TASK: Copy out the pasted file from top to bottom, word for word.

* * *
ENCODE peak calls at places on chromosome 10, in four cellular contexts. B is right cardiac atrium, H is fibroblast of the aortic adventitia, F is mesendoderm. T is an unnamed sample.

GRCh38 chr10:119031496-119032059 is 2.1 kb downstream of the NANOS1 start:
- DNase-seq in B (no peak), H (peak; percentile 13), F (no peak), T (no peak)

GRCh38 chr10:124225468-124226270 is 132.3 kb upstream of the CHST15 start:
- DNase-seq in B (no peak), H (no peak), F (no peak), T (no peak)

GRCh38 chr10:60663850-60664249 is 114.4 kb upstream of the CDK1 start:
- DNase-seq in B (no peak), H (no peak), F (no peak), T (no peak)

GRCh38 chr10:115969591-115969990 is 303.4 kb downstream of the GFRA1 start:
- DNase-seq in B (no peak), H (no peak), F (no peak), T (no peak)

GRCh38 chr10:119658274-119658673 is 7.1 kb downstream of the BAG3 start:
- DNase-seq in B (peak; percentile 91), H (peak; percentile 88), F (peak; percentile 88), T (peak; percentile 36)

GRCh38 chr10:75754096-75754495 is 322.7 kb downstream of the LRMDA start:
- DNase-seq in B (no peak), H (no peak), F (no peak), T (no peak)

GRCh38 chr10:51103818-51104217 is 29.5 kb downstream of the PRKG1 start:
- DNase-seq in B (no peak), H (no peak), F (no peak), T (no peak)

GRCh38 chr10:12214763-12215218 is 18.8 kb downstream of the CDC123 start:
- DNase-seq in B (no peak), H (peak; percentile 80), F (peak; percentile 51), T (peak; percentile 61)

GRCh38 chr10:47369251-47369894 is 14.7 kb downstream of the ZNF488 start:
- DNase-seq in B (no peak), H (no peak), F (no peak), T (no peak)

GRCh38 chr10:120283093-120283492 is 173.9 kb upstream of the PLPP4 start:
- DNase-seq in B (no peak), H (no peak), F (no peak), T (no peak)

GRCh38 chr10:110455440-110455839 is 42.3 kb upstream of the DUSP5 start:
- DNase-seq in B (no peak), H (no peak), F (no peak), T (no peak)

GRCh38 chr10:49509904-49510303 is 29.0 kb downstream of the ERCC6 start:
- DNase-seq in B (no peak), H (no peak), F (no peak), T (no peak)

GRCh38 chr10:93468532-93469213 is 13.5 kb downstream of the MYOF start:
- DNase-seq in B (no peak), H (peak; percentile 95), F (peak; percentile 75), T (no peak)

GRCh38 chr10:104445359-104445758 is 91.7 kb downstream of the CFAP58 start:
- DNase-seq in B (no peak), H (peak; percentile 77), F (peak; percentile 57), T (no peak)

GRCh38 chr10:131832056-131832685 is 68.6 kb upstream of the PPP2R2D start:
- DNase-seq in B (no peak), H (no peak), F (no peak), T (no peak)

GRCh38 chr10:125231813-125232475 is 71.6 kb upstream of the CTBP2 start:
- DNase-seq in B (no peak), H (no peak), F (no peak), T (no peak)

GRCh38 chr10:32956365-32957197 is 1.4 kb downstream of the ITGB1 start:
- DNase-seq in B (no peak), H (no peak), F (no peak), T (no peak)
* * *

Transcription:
ENCODE peak calls at places on chromosome 10, in four cellular contexts. B is right cardiac atrium, H is fibroblast of the aortic adventitia, F is mesendoderm. T is an unnamed sample.

GRCh38 chr10:119031496-119032059 is 2.1 kb downstream of the NANOS1 start:
- DNase-seq in B (no peak), H (peak; percentile 13), F (no peak), T (no peak)

GRCh38 chr10:124225468-124226270 is 132.3 kb upstream of the CHST15 start:
- DNase-seq in B (no peak), H (no peak), F (no peak), T (no peak)

GRCh38 chr10:60663850-60664249 is 114.4 kb upstream of the CDK1 start:
- DNase-seq in B (no peak), H (no peak), F (no peak), T (no peak)

GRCh38 chr10:115969591-115969990 is 303.4 kb downstream of the GFRA1 start:
- DNase-seq in B (no peak), H (no peak), F (no peak), T (no peak)

GRCh38 chr10:119658274-119658673 is 7.1 kb downstream of the BAG3 start:
- DNase-seq in B (peak; percentile 91), H (peak; percentile 88), F (peak; percentile 88), T (peak; percentile 36)

GRCh38 chr10:75754096-75754495 is 322.7 kb downstream of the LRMDA start:
- DNase-seq in B (no peak), H (no peak), F (no peak), T (no peak)

GRCh38 chr10:51103818-51104217 is 29.5 kb downstream of the PRKG1 start:
- DNase-seq in B (no peak), H (no peak), F (no peak), T (no peak)

GRCh38 chr10:12214763-12215218 is 18.8 kb downstream of the CDC123 start:
- DNase-seq in B (no peak), H (peak; percentile 80), F (peak; percentile 51), T (peak; percentile 61)

GRCh38 chr10:47369251-47369894 is 14.7 kb downstream of the ZNF488 start:
- DNase-seq in B (no peak), H (no peak), F (no peak), T (no peak)

GRCh38 chr10:120283093-120283492 is 173.9 kb upstream of the PLPP4 start:
- DNase-seq in B (no peak), H (no peak), F (no peak), T (no peak)

GRCh38 chr10:110455440-110455839 is 42.3 kb upstream of the DUSP5 start:
- DNase-seq in B (no peak), H (no peak), F (no peak), T (no peak)

GRCh38 chr10:49509904-49510303 is 29.0 kb downstream of the ERCC6 start:
- DNase-seq in B (no peak), H (no peak), F (no peak), T (no peak)

GRCh38 chr10:93468532-93469213 is 13.5 kb downstream of the MYOF start:
- DNase-seq in B (no peak), H (peak; percentile 95), F (peak; percentile 75), T (no peak)

GRCh38 chr10:104445359-104445758 is 91.7 kb downstream of the CFAP58 start:
- DNase-seq in B (no peak), H (peak; percentile 77), F (peak; percentile 57), T (no peak)

GRCh38 chr10:131832056-131832685 is 68.6 kb upstream of the PPP2R2D start:
- DNase-seq in B (no peak), H (no peak), F (no peak), T (no peak)

GRCh38 chr10:125231813-125232475 is 71.6 kb upstream of the CTBP2 start:
- DNase-seq in B (no peak), H (no peak), F (no peak), T (no peak)

GRCh38 chr10:32956365-32957197 is 1.4 kb downstream of the ITGB1 start:
- DNase-seq in B (no peak), H (no peak), F (no peak), T (no peak)